ULMFlyer From Brazil, joined Sep 2006, 475 posts, RR: 1 Posted (5 years 20 hours ago) and read 2899 times:
The final report on the collision between GOL 1907 (B738) and N600XL (Legacy 600) is at last to be released by the Brazilian Air Force (FAB) next week.
Despite the pathetic preliminary report earlier released (see discussion here), it seems that FAB ended up doing a good job on the final report. According to what is being reported in the Brazilian press, it follows the NTSB in not appointing blame, but only in identifying the causal chain of events.
In regards to that, it does not seem to bring up any new and relevant facts. What we knew at the time of the preliminary report remains valid: controllers messed up hugely at different phases and the Legacy's transponder/TCAS was unintentionally turned off (or less likely failed), without her crew noticing it.
If you want to know most of the important details about what happened and before the report is released, I direct you to William Langewiesche's outstanding article in Vanity Fair. He seems to have had access to the final report and to investigators.
It is tough reading and includes the recordings from both CVRs. The last minute from the Boeing's CVR is gut-churning
ULMFlyer From Brazil, joined Sep 2006, 475 posts, RR: 1 Reply 2, posted (5 years 18 hours ago) and read 2824 times:
Quoting Hagic (Reply 1): According to the Brazilian news today
Maybe there will be something from the DFDR in the final report proving that the Legacy crew unknowingly put the transponder on stand by. The superb VF article only states this as the most likely possibility.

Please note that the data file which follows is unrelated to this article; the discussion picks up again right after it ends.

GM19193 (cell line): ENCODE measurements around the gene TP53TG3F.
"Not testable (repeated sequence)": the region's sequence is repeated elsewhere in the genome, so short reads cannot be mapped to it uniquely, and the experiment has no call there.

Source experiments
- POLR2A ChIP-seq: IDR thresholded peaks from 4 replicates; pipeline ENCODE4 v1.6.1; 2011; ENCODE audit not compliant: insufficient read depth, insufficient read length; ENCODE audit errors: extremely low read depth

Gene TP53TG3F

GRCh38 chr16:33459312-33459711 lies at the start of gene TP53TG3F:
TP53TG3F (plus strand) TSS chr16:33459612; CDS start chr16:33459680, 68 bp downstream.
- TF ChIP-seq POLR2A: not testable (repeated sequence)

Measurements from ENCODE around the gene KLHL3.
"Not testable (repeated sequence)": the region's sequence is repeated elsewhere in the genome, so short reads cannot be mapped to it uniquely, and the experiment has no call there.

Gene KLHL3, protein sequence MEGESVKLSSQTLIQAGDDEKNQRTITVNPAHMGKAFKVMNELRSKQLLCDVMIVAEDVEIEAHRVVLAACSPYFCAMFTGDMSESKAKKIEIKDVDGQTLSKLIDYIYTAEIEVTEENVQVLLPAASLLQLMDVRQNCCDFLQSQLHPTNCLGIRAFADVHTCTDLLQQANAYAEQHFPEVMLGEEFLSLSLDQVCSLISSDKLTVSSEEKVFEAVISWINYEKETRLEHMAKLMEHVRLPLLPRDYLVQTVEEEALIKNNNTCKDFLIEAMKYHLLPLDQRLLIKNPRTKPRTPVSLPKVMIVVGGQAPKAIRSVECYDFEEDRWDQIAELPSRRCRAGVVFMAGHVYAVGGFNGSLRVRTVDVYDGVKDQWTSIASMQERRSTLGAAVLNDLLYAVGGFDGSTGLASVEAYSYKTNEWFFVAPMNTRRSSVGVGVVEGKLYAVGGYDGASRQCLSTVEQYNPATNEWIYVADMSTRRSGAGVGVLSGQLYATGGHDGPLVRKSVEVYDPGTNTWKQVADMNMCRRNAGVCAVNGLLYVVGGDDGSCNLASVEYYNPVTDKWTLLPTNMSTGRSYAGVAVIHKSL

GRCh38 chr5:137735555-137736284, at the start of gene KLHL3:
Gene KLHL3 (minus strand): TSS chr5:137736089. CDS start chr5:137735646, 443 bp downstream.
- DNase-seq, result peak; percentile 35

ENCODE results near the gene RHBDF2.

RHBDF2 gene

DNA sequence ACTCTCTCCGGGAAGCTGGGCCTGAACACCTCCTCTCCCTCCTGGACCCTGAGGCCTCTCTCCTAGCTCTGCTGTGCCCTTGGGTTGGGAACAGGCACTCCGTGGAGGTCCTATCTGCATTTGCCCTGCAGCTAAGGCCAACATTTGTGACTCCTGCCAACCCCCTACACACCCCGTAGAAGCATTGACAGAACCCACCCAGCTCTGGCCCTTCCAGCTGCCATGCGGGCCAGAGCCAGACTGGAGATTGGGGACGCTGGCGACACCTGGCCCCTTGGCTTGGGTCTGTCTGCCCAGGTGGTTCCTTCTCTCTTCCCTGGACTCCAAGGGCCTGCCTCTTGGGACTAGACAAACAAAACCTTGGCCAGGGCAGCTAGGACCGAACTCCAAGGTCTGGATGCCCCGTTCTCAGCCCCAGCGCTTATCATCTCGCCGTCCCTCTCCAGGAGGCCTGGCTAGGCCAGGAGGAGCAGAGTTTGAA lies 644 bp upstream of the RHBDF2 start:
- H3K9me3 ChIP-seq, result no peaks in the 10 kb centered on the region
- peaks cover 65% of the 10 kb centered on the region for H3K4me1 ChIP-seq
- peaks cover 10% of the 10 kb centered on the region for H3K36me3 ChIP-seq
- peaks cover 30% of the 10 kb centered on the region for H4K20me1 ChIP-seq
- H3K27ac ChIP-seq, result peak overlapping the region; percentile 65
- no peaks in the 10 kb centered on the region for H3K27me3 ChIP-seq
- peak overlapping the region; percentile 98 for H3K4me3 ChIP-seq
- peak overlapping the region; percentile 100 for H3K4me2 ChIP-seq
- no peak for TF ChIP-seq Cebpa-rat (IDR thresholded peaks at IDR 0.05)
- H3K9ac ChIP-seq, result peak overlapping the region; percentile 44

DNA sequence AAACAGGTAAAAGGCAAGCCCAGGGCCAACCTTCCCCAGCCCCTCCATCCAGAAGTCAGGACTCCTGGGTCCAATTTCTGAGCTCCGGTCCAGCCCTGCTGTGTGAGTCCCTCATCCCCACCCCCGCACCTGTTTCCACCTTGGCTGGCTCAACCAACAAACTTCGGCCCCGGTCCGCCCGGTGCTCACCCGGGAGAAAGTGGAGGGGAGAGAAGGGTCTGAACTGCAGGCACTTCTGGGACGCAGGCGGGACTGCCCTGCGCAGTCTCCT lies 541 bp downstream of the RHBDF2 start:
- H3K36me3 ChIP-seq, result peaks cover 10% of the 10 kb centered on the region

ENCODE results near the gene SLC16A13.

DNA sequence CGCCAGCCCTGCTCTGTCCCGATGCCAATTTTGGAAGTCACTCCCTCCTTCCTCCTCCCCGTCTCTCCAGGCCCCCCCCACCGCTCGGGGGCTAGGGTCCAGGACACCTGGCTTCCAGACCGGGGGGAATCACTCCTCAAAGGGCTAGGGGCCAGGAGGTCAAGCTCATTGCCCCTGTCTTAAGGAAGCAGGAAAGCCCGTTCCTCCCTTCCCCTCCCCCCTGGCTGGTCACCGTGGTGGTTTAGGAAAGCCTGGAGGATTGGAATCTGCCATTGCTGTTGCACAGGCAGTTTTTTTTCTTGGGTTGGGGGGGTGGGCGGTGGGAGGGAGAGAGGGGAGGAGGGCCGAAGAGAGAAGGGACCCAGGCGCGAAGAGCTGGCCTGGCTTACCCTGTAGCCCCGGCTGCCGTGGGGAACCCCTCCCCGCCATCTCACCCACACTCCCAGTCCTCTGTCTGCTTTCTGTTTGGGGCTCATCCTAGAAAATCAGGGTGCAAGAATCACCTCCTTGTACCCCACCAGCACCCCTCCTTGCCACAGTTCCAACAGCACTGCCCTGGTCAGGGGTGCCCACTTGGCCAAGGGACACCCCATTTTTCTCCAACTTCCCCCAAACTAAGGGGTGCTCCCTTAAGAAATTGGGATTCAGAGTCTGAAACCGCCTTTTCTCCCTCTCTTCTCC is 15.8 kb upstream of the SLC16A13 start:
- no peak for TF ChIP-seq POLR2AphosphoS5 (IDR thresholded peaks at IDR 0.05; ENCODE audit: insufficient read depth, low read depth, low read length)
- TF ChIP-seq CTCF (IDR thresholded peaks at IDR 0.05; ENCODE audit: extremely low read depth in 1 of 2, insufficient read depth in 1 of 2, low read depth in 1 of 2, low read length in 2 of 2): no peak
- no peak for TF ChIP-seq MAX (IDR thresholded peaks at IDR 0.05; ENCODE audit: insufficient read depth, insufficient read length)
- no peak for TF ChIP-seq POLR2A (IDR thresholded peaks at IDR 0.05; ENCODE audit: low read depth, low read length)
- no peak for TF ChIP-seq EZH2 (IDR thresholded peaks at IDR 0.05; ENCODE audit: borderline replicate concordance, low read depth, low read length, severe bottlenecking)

But I believe the Brazilian press is unsurprisingly being biased in not emphasizing this lack of intent on the crew's part.
Even sections of this note released by FAB today only state that:
Quote: The principal points presented in the meeting with the families, already supplied to the press, were the following:
1) No errors were found in the design or integration of the communications, transponder and TCAS (anti-collision) equipment of aircraft N600XL (the Legacy);
2) Between January 29 and 31, the two American pilots were heard, in individual interviews, at the headquarters of the NTSB (National Transportation Safety Board), in Washington, in the United States. The pilots heard two hours of audio recorded by the black-box (CVR) of aircraft N600XL and answered a long questionnaire elaborated by the Commission of Investigation about the accident;
3) The pilots said that they did not undertake any intentional act to interrupt the functioning of the transponder and, consequently, of the aircraft's anti-collision system, as well as not having noticed or remembered having done anything that could have caused the accidental interruption of the functioning of that equipment;
Another example of bias printed all over the Brazilian press today is that there are significant differences between FAA and ICAO IFR regs. Particularly that ICAO regs are much more stringent in regard to following flight plans, from which no deviations are allowed. And that the American pilots didn't know these ICAO regs.
Well, maybe there are some differences, but I was never taught that a flight plan takes precedence over a controller when flying in Brazil. Anyone more knowledgeable, please pitch in.